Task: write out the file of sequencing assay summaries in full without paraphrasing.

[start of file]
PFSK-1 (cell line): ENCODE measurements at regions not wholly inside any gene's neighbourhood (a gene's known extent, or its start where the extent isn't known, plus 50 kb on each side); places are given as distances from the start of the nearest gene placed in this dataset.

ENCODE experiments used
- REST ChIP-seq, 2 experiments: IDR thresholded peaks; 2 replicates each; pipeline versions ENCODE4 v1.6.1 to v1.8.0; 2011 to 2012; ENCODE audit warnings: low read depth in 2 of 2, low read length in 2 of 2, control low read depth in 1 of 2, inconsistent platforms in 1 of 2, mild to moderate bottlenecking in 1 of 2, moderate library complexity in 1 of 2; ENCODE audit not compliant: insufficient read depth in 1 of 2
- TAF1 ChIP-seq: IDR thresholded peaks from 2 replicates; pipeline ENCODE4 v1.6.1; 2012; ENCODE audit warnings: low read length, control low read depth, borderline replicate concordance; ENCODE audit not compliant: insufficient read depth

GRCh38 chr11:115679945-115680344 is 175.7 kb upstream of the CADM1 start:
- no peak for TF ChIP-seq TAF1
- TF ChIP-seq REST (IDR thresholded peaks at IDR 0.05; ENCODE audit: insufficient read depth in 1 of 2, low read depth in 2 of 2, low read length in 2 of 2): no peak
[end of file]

PFSK-1 (cell line): ENCODE measurements at regions not wholly inside any gene's neighbourhood (a gene's known extent, or its start where the extent isn't known, plus 50 kb on each side); places are given as distances from the start of the nearest gene placed in this dataset.

ENCODE experiments used
- REST ChIP-seq, 2 experiments: IDR thresholded peaks; 2 replicates each; pipeline versions ENCODE4 v1.6.1 to v1.8.0; 2011 to 2012; ENCODE audit warnings: low read depth in 2 of 2, low read length in 2 of 2, control low read depth in 1 of 2, inconsistent platforms in 1 of 2, mild to moderate bottlenecking in 1 of 2, moderate library complexity in 1 of 2; ENCODE audit not compliant: insufficient read depth in 1 of 2
- TAF1 ChIP-seq: IDR thresholded peaks from 2 replicates; pipeline ENCODE4 v1.6.1; 2012; ENCODE audit warnings: low read length, control low read depth, borderline replicate concordance; ENCODE audit not compliant: insufficient read depth

GRCh38 chr11:115679945-115680344 is 175.7 kb upstream of the CADM1 start:
- no peak for TF ChIP-seq TAF1
- TF ChIP-seq REST (IDR thresholded peaks at IDR 0.05; ENCODE audit: insufficient read depth in 1 of 2, low read depth in 2 of 2, low read length in 2 of 2): no peak